Tarnation – Gentle Creatures / Paula Frazer – The Hand (7-inch)
Paula Frazer’s voice swoops like a barn swallow on the last day of fall, riding hot currents for the pleasure of swooping and dipping, and not altogether concerned with destination. Hers is a beautiful voice, pure and limber.
Gentle Creatures is the second offering from the San Francisco quartet, though six of the fifteen tracks — “Game of Broken Hearts”, “Big O Motel”, “Tell Me It’s Not So”, “Lonely Lights”, “Yellow Birds”, and “Do You Fancy Me” — are reprised from last year’s independently released I’ll Give You Something to Cry About. The only pity in that is that “The Ring”, a haunting, gloomy song about incest and love, didn’t make the jump.
Songs new and old proceed at the languid pace of a waltz. Lyrics are simple and clear but seem oddly subordinated to the instrument delivering them. That is, Frazer’s country phrasing is much like jazz, but no less effective for that. The effect is a trifle like an imaginary melding of Joni Mitchell with k.d. lang. Occasionally the voice of one of Frazer’s three bandmates will take center stage, with Frazer sailing happily in the background. Guitar work throughout has the simple, easy pace of the Timmins clan, as do intermittent drums.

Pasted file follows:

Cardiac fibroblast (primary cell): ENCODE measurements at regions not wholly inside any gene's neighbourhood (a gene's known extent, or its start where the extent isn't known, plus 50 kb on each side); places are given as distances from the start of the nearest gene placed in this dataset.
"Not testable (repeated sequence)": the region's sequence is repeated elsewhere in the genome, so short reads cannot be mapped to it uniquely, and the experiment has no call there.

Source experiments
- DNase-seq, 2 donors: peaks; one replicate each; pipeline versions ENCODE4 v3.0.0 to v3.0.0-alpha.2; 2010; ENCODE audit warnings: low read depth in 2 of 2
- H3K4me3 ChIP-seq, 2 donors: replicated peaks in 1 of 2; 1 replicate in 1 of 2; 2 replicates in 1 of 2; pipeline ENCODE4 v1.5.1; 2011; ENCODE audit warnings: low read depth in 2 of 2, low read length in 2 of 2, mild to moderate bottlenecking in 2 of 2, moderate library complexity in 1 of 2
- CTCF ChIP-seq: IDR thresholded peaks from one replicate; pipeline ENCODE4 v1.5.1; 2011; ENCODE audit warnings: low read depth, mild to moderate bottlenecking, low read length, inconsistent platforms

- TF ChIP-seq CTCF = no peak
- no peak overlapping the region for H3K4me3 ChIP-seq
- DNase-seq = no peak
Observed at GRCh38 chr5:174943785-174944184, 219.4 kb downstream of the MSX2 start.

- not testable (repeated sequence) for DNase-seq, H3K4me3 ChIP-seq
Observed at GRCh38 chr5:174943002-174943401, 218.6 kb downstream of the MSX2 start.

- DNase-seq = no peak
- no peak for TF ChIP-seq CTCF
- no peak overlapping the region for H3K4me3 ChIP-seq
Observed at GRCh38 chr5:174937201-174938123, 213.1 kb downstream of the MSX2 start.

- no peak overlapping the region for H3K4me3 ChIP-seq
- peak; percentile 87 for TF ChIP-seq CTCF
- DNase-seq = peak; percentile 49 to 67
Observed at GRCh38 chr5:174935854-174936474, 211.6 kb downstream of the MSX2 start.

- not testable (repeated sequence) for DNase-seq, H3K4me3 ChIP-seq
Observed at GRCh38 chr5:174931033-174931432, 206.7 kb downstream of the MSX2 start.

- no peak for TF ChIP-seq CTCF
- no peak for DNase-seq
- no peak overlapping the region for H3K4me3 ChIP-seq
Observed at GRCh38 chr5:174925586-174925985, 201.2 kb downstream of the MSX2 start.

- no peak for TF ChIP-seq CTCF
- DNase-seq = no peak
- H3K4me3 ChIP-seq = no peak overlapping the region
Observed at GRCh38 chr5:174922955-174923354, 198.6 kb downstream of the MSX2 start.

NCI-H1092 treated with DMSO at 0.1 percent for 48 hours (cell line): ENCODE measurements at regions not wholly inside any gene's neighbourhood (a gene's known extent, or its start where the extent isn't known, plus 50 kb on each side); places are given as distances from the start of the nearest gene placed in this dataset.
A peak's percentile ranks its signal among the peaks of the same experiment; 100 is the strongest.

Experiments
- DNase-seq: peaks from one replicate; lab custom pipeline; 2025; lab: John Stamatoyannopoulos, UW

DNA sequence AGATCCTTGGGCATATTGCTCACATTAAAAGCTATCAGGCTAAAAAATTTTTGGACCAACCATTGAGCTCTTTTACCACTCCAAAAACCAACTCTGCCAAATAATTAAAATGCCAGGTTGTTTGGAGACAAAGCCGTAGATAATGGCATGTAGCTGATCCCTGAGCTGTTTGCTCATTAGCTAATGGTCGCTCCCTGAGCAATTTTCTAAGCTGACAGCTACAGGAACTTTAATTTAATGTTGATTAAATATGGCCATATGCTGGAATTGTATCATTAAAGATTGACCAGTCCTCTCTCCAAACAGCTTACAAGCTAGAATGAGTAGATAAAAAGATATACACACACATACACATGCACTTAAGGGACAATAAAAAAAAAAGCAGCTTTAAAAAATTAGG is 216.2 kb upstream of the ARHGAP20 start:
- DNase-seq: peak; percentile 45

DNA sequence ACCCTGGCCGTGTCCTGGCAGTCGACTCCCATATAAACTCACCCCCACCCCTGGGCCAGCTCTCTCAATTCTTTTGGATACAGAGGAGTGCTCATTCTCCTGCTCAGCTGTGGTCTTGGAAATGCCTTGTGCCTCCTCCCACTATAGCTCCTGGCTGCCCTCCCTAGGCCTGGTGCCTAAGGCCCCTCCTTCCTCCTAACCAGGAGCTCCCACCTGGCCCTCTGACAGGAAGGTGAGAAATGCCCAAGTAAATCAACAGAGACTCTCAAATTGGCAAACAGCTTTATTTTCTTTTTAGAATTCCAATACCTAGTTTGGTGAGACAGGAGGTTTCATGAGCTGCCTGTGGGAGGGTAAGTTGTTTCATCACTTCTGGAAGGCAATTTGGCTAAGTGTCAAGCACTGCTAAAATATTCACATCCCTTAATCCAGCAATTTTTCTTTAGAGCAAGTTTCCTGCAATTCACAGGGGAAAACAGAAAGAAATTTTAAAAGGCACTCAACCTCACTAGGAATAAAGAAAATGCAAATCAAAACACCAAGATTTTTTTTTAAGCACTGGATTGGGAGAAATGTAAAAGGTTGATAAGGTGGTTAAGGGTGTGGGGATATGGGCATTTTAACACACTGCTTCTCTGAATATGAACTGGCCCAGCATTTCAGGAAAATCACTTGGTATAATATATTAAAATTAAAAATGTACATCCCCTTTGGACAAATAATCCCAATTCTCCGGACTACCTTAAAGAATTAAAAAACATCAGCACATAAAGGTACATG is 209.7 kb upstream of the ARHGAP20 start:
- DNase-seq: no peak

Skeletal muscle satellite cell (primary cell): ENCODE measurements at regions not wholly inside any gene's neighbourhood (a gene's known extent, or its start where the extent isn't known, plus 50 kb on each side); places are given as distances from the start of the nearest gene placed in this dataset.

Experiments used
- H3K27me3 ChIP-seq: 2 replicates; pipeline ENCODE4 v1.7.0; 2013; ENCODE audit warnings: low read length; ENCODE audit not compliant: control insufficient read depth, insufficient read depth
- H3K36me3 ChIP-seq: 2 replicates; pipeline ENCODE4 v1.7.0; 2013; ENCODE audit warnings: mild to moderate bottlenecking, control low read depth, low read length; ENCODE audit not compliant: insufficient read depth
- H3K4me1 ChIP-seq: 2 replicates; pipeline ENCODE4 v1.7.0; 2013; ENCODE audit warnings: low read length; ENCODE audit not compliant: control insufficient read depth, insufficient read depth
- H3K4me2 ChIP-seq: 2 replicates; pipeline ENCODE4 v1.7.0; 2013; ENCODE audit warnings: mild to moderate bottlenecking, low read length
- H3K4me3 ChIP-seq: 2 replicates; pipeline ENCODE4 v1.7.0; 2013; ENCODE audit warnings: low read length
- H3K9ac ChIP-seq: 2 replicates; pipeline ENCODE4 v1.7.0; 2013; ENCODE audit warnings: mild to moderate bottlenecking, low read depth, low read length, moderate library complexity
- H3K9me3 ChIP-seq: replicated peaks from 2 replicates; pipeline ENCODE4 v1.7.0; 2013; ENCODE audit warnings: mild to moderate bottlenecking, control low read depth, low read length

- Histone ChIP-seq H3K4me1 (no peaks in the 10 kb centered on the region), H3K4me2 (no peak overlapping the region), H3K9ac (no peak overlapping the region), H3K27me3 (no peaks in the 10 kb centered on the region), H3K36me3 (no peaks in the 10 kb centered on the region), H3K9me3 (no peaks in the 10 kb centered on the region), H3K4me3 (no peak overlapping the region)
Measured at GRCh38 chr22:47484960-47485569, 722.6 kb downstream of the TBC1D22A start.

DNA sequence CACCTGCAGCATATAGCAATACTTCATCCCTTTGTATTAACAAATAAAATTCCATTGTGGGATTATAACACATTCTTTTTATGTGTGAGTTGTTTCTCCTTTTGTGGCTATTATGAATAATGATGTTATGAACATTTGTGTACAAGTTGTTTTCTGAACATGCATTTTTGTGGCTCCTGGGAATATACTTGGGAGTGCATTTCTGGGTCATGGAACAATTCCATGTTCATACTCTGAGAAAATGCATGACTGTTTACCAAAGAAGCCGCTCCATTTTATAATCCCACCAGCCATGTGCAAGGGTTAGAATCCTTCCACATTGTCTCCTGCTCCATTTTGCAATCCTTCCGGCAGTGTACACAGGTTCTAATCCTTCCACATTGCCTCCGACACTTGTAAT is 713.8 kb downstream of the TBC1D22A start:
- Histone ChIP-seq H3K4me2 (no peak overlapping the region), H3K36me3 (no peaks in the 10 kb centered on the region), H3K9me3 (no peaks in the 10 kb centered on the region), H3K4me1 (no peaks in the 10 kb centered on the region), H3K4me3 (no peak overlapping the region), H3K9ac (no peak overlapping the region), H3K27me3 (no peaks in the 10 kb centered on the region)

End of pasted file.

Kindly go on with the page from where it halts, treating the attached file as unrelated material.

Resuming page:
Gentle Creatures is a one-off with 4AD, perhaps an odd choice — and perhaps not, what with the Cocteau Twins and Kendra Smith on the roster. It is slightly troubling that so many songs have been recycled, but they can’t have had much play before outside the Bay Area. The newer compositions are neither better nor worse, but seem to have less edge.
We will probably find out on Tarnation’s next outing just how good they might be. Perhaps this is it, a nice, clean and distinct kind of opening statement they will go about refining for the balance of their career. But they’re onto something special here, and should they choose to amble down that road further, the results could prove spectacular.
“The Hand” and “Two Wrongs Won’t Make Things Right” appear also on a Paula Frazer 7-inch (Sunday Driver, 2017 Lowerline, New Orleans, LA 70118), along with “Is She Lonesome Now?” These sound like four-track demos (voice, guitar, backing vocals), slower, simpler versions of the songs, aged by lo-fidelity. They are somehow transformed from sparkling art to spooky, cracked things on a Twilight Zone radio in this setting.